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Friday, 7 August 2015

MRSA, Superbugs and time to say Goodbye

August 8 marks the fifteenth anniversary of the discovery of Classical Swine Fever in 2000 on a farm near here, with Foot and Mouth following in the February. Britain was also awaiting the results of an enquiry into the origins of Mad Cow (BSE) at that time.

Appalled at what was going on around us, the writer started campaigning almost immediately. First with “Pigging It”, then devoting the existing Self-Sufficiency in Style website to the issue, followed by  regular posts to newsgroup and finally also a blog: Animal-Epidemics.

The writer is tired and needs a break, having worked almost every day since, including Christmas Day, except when actually in hospital.  Posting was often done when on the move - from the USA, Germany, France, Holland, Cyprus, all over the British Isles and even from sea.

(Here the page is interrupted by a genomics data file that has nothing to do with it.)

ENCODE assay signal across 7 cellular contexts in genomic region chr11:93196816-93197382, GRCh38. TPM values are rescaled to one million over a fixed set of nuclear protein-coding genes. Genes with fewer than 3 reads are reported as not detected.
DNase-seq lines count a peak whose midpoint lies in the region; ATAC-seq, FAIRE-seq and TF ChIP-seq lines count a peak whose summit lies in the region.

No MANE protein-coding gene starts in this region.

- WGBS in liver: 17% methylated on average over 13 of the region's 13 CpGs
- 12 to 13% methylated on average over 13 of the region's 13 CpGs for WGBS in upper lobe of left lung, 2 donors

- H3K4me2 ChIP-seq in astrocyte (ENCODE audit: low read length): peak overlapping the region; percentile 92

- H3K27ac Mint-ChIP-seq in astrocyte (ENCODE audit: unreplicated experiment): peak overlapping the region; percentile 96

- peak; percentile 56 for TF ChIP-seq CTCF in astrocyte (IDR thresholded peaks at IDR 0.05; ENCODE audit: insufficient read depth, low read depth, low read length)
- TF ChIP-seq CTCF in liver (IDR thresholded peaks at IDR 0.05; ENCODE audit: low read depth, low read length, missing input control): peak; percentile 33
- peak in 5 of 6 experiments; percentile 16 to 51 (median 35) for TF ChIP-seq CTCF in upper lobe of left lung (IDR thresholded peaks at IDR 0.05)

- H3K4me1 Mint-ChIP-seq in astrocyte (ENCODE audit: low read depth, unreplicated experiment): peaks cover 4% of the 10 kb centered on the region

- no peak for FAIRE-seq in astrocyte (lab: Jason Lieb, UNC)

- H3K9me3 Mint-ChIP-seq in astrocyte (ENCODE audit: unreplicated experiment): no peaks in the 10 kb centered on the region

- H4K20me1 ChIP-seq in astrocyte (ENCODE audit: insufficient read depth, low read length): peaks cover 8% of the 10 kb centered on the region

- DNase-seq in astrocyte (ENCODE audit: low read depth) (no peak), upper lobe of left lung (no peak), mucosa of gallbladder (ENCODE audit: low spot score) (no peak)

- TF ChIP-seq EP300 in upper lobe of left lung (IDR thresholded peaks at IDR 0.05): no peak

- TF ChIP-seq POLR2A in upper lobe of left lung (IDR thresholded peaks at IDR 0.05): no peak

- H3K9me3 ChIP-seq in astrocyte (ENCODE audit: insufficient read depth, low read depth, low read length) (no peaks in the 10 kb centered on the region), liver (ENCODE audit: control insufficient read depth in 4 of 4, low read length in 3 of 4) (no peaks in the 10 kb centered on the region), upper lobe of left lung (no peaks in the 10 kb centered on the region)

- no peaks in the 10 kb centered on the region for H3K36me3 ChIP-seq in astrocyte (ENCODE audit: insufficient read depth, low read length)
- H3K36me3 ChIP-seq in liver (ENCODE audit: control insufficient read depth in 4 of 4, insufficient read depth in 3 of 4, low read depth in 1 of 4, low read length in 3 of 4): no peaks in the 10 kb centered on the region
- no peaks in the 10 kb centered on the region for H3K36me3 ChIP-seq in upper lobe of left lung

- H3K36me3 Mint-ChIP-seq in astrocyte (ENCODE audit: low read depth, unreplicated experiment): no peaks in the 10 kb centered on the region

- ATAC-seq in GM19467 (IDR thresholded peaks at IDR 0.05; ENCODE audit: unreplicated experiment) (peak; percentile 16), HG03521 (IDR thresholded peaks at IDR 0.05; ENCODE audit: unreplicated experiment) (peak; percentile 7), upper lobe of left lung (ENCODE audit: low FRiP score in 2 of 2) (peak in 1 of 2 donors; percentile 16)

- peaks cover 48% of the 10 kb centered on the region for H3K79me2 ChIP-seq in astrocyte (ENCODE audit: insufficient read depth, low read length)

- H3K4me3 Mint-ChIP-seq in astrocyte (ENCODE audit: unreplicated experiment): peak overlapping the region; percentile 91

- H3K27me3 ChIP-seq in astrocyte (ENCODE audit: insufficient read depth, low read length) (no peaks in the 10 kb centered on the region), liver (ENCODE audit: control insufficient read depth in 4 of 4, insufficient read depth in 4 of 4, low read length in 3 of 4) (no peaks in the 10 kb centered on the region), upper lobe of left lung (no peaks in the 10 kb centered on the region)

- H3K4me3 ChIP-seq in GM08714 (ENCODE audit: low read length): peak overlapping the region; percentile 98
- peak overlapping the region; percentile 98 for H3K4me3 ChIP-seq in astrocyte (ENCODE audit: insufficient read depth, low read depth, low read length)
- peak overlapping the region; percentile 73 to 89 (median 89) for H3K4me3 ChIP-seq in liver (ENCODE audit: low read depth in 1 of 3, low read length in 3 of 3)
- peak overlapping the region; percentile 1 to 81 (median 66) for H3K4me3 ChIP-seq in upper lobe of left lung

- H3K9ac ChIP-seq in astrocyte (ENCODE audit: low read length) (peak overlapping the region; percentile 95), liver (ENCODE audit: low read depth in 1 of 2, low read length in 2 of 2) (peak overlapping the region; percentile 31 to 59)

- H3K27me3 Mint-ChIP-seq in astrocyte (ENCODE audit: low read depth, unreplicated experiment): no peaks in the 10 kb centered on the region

The decision to cease campaigning was made a few days ago, following the realisation that the writer was no longer a lonely voice in the wilderness. 

Now, the WWW is full of animal health, related human and zoonotic issues. The consequences of veterinary drug dealing creating a worldwide antibiotic resistant disaster are widely understood. 

Hundreds of campaign groups, formal and informal, are investigating the catastrophe and posting far and wide.

News, new science, complaints, criticism and comments are pouring out in every language. The veterinarians can no longer work unchallenged.

In recent weeks, there have been some amazing changes in attitude from high in Britain's corrupt veterinary establishment, its many wealthy charities and front organisations.